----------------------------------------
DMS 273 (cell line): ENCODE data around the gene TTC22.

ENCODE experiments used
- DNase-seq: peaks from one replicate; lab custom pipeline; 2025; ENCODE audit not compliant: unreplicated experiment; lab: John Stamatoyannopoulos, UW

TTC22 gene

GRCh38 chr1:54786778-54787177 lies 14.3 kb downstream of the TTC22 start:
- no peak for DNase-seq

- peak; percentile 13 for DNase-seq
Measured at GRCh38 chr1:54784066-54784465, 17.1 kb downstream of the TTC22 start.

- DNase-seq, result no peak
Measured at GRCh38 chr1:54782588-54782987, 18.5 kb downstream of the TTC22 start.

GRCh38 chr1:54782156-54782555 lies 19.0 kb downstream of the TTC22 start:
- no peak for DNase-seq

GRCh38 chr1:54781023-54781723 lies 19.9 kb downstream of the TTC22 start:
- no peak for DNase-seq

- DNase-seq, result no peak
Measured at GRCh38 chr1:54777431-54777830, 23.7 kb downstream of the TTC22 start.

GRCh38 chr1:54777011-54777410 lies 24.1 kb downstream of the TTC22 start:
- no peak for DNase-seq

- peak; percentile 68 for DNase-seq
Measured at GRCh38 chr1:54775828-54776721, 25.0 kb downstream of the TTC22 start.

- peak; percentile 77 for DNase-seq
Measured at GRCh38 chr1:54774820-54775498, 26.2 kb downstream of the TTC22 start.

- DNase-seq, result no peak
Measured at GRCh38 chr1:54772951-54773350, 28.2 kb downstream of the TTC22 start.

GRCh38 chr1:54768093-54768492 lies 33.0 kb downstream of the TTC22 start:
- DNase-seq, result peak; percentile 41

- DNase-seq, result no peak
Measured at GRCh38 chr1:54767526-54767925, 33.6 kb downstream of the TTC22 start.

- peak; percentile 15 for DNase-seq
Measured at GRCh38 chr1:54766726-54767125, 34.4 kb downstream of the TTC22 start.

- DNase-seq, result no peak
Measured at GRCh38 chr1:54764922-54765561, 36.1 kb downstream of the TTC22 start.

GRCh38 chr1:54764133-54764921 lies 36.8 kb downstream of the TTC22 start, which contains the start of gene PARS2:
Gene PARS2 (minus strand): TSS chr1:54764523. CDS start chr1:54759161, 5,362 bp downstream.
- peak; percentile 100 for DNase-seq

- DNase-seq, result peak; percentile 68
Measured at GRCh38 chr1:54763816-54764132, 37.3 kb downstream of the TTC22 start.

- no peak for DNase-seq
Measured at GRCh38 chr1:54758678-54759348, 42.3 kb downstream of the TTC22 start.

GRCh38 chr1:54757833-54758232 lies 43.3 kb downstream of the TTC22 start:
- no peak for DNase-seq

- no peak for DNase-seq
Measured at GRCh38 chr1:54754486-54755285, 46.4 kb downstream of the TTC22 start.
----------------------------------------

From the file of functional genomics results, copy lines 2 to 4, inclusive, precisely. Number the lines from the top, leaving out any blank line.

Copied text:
ENCODE experiments used
- DNase-seq: peaks from one replicate; lab custom pipeline; 2025; ENCODE audit not compliant: unreplicated experiment; lab: John Stamatoyannopoulos, UW

TTC22 gene